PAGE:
Dambulla Caves, Sri Lanka

Sunday, December 25, 2016

We were headed towards one of the most awaited parts of my trip to SriLanka. Pictures I had seen on the internet of the intricately painted dark and myterious looking Dambulla caves with its huge larger than life Buddha Statues was something I waited to see with my own eyes. We had decided that we must be adventurous and not take a cab but a bus to Dambulla from Kandy, and to experience local transport. So we got into a bus and were headed, we reached at noon, the internet had prepared me for the dragon face that would be the entrance, then began the climb up the many steps that lead upto the caves, flanked by many frangipani trees and even more monkeys. 
Constructed along the entrance and forming external facade was the severe and plain passageway to the caves in stark contrast to the elaborately painted insides. Almost as if nothing outside should hint at what lies within. We walked into the 1st cave, and we could see part of the legs of a huge reclining Buddha and we entered, our eyes adjusting to the low light, trying to take in as much as we could & the photographer in me struggling to get one decent shot in the extreme low light conditions. Anyone carrying a Dslr to Dambulla must also carry their tripod if they don't have lenses that shoot well in the dark. The 1st cave seemed almost too small to house the single huge reclining Buddha which seemed fill it completely. The 2nd cave was cavernous and wide and had Buddhas of all sizes lining the inner edges of the cave. Every available square cm of the walls and ceiling of the cave was covered in intricate patters and painted stories of Buddhas and devotees and Buddhist folklore. It was a very silent experience. There weren't too many tourists and whoever was there was just too awe and wonder struck to say anything. This didn't feel like a temple the way the Tooth Temple in Kandy felt like one, alive and buzzing with the silent prayers of many devotees, this felt truly silent. Which was a very different thing to experience. The Buddha statues were dramatically lit & benches were put in a row along the front of the statues. It served well as a barricade as well as a place to offer flowers.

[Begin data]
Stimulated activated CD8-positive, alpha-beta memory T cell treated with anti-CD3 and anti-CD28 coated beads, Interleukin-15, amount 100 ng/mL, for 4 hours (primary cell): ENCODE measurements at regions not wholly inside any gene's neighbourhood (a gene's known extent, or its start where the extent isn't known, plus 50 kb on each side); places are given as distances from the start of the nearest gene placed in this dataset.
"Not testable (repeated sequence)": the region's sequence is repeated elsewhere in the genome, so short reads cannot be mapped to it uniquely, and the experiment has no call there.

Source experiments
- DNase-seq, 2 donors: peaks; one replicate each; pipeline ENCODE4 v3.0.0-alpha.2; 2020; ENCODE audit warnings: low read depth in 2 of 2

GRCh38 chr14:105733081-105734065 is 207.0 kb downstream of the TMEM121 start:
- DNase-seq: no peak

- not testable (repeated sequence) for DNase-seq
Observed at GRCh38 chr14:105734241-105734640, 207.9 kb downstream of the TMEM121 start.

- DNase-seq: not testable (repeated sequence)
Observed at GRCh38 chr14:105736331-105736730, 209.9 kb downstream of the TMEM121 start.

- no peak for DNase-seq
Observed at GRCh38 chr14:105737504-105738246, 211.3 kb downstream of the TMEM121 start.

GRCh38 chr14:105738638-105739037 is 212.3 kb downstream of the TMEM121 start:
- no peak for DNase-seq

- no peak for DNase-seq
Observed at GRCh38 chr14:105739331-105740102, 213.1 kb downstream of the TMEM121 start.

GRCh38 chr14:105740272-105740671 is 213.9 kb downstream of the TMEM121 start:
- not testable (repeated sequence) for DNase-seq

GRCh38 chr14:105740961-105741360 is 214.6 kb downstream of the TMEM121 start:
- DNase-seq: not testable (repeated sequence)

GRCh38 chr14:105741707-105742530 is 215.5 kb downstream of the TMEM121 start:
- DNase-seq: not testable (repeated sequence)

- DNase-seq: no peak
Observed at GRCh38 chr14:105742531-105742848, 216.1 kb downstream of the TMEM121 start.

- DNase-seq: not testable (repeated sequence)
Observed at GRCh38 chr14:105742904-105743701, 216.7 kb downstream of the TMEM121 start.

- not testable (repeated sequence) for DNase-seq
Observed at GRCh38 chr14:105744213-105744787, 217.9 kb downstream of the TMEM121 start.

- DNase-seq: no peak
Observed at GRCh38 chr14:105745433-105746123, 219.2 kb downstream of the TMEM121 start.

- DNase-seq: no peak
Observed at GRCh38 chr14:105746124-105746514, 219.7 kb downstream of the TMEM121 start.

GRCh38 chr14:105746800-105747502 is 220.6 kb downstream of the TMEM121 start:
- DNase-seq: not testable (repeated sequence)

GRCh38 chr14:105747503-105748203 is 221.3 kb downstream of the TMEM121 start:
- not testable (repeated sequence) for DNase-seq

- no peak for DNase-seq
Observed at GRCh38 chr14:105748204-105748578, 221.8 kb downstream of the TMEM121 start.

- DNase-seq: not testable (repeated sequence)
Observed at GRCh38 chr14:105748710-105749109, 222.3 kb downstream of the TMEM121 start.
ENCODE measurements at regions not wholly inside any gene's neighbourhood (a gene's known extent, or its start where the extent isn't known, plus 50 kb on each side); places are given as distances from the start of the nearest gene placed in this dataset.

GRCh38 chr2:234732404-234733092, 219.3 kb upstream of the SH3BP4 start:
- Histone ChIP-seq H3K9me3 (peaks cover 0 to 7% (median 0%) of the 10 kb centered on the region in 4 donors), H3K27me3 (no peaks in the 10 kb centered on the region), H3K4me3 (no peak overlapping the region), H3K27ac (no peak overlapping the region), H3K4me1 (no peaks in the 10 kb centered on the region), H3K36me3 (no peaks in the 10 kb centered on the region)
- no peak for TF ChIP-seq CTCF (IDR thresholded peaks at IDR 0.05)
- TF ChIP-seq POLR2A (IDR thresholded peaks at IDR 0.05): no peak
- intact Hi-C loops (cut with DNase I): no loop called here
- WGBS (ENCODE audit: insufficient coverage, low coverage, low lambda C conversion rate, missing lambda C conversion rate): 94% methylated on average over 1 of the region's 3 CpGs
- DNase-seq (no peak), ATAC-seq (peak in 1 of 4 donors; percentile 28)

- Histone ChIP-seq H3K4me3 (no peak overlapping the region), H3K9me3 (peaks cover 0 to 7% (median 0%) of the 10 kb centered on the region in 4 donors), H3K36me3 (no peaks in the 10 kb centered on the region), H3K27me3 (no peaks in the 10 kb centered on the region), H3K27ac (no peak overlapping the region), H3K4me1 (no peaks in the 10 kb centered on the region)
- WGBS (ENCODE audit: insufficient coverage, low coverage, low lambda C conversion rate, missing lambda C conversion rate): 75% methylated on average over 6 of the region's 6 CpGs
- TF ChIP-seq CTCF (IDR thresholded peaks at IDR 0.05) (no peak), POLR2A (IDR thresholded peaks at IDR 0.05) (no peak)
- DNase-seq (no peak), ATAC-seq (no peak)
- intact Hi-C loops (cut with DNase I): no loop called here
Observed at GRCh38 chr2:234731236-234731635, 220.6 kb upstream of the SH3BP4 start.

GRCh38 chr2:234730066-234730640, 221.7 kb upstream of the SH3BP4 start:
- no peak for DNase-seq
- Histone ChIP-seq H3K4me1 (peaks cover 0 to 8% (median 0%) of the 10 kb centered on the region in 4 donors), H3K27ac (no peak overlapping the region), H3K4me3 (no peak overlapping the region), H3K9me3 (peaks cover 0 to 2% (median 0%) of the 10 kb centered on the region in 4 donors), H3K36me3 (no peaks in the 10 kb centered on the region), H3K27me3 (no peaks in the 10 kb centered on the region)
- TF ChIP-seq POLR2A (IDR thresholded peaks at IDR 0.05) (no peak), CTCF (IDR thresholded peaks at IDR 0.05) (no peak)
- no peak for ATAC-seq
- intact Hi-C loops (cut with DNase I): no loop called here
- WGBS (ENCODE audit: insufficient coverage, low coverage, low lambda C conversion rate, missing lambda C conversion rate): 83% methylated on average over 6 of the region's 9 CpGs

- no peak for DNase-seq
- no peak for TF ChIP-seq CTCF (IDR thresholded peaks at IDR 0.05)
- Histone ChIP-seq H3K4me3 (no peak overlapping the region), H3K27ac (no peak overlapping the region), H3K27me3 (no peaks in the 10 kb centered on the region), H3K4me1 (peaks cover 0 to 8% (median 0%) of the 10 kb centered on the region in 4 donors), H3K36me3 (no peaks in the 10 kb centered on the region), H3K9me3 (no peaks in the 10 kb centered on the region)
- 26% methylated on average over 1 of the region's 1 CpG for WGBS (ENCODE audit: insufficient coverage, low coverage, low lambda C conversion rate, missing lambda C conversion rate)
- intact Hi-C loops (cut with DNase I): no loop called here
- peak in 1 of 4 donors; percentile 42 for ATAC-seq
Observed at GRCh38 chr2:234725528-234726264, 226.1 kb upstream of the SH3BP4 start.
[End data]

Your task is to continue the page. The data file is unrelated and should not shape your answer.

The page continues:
"Statues and paintings in these caves date back to the 1st century BC. But the paintings and statues were repaired and repainted in the 11th, 12th, and 18th century AD." - Wiki

 The overpoweringly large Buddhas all sit or stand in meditative poses, painted in muted warm tones. It was a temple built in gratitude by a King who lived in these caves in exile for 15 years and later when he came to power and glory, he built this. 

"The murals cover an area of 2,100 m². Depictions in the walls of the caves include Buddha's temptation by demon Mara and Buddha's first sermon."

As I watched the tapestry of pattern lining the walls and the ceilinging, I can only think of the artists who painted this. How many days and months or years did it take to create this. Did they lie on their backs to paint this - suspended on makeshift planks, lit by many bright bonfires maybe. Did paint drip down their elbows, did it drip onto their faces?
How did they feel? Arms and body aching at the end of the day, painting every square inch of these ceilings and walls with a beauty that will remain, long after they are gone. Never to be known on praised.
Art is indeed a prayer. There is no difference.

“One should not become an artist because he can, but because he must. It is only for those who would be miserable without it.” 

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